Sheila Duggal and Rowe take part in the “VES Tools for Change” Seminar.

Sheila Duggal and Rowe take part in the “VES Tools for Change” Seminar. 

The (1999) TV adaptation of Animal Farm saw Rowe go from being a digital composite supervisor to visual effects supervisor at Cinesite. “Angus Bickerton was the Overall Visual Effects Supervisor and I learned a lot from him,” acknowledges Rowe. “It was done in conjunction with Jim Henson’s Creature Shop. A lot of the talking animals were animatronics, and we would do some mouth enhancements. I spent three months in Ireland shooting that, and one day it rained so much that our set flooded and we had to get evacuated!” Historical preservation took place while makinga remake starring Johnny Depp as Willy Wonka. “We had to come up with some ideas about what the nut house would look like. I was looking at a beautiful old Victorian hospital in East Dulwich that was being knocked down; it is gone now but exists forever in Charlie and the Chocolate Factory!” A favorite experience for Rowe was working with filmmaker Andrew Stanton on John Carter. “Andrew elevated my role so I became a joint visual effects supervisor during the making of the movie. One of my favorite assets that Cinesite built were the flying machines that had beautiful reflective scales on their wings because they fly using light.”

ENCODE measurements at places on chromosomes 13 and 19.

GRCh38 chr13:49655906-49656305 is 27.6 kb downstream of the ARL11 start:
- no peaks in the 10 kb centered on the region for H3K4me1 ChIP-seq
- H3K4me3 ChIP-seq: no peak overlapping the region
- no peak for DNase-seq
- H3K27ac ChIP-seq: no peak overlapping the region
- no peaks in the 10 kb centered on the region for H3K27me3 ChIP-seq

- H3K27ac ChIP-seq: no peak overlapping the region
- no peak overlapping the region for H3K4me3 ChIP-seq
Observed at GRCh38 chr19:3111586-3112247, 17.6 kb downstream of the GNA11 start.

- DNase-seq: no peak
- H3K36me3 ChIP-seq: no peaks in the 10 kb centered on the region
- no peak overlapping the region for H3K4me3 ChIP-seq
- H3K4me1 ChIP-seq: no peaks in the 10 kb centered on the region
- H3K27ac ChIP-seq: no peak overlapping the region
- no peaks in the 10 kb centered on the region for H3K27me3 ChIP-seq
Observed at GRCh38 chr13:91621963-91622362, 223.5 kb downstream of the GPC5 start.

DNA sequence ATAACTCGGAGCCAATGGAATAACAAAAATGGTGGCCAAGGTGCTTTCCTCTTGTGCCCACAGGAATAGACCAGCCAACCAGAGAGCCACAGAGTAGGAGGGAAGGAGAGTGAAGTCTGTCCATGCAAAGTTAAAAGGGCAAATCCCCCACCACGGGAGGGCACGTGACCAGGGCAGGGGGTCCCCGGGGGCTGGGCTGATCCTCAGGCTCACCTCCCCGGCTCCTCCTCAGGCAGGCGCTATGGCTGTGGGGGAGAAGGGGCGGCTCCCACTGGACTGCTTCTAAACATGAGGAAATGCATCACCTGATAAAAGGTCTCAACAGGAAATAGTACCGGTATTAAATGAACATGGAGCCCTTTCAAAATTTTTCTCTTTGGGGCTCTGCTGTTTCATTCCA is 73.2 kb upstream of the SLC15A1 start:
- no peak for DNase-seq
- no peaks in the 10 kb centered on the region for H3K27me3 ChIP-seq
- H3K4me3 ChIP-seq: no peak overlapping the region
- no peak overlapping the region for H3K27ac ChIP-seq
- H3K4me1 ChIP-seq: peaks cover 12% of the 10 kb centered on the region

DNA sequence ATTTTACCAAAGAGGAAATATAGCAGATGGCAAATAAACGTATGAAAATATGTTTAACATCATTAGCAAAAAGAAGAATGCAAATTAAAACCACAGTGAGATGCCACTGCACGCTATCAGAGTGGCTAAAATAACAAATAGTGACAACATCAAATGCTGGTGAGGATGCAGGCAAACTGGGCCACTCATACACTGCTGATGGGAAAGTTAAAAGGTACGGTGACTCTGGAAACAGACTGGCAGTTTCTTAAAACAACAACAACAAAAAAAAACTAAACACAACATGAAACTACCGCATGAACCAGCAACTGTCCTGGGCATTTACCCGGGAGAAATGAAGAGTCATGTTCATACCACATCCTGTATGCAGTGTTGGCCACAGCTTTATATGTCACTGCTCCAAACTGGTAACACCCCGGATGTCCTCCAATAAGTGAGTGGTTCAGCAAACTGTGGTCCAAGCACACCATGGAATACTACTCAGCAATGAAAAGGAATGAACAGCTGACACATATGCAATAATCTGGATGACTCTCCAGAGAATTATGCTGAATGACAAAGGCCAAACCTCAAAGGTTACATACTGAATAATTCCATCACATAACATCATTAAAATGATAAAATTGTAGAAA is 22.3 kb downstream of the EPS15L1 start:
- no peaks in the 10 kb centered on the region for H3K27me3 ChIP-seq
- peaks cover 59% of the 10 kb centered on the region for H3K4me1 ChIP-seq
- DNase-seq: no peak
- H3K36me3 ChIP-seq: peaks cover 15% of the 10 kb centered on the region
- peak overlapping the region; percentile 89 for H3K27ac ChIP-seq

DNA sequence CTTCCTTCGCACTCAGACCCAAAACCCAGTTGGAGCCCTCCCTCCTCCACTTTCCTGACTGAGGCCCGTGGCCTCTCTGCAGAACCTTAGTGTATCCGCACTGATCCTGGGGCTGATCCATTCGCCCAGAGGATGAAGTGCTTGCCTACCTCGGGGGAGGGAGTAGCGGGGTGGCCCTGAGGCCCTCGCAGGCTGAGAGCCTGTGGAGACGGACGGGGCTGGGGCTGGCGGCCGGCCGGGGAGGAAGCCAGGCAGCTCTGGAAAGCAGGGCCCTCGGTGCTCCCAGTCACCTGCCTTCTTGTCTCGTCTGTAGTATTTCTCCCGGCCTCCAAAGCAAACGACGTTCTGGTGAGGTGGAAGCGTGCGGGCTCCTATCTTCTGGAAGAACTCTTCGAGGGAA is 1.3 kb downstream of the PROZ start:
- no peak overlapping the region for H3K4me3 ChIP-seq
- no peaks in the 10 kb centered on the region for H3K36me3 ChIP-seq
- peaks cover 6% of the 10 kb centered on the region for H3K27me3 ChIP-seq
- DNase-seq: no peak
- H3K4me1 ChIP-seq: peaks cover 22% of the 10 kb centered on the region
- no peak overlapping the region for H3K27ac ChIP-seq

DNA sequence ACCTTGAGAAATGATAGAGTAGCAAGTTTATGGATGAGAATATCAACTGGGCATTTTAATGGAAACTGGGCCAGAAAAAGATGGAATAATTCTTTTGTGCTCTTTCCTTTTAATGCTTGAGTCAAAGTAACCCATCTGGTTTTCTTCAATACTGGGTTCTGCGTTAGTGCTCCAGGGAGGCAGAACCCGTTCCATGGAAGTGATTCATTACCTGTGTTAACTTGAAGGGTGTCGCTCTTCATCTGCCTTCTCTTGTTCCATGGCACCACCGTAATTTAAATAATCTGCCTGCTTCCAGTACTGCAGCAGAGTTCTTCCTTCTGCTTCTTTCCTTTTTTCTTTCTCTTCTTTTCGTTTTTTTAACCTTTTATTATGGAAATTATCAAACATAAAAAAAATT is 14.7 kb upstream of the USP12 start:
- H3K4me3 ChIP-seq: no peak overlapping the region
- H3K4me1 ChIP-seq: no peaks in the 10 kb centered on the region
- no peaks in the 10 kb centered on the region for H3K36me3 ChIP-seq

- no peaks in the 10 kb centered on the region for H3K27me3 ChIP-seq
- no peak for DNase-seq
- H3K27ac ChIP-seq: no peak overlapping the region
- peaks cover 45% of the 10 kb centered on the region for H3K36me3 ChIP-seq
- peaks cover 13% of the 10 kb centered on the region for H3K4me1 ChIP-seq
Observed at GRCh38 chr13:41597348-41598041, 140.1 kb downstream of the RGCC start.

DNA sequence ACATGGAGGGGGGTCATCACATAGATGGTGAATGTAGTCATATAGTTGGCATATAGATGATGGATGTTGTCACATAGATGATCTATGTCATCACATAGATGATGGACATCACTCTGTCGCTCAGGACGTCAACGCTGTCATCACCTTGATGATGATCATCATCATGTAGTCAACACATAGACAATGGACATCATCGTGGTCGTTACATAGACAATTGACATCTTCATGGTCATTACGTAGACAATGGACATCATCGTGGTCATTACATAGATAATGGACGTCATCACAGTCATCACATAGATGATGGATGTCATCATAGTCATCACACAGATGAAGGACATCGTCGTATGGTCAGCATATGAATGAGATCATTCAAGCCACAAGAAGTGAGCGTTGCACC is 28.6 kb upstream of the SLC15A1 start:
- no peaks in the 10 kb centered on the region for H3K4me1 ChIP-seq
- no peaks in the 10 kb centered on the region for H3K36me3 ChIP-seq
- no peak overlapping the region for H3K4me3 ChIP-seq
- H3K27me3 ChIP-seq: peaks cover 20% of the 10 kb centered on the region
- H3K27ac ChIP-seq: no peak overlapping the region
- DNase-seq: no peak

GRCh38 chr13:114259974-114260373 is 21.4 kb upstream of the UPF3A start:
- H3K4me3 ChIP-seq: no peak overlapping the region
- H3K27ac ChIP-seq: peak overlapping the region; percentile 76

A particular cinematic sequence still haunts Rowe. “It is from Event Horizon and the number was M25_005. Richard Yuricich and Dave Stewart did a motion control shot that starts outside of the spaceship, goes in through the windshield, travels through the center of the spaceship and back out the other side. It starts fully CG, goes into a model miniature, then a live-action plate, and I had to smooth all of these things together. I literally worked on that shot for six months and haven’t watched Event Horizon since!” However, the experience was not entirely bad. “There is a haunted house moment when the spaceship Lewis and Clark is just outside of Neptune, so the environment around it is full of electrical storms. I hand-painted and hand-animated the lightning strikes. This was before you could Google, ‘What does lightning look like?’ I remember thinking about the timing of it and trying to hear it in my head. I look back on that shot and think, ‘We did well there.’”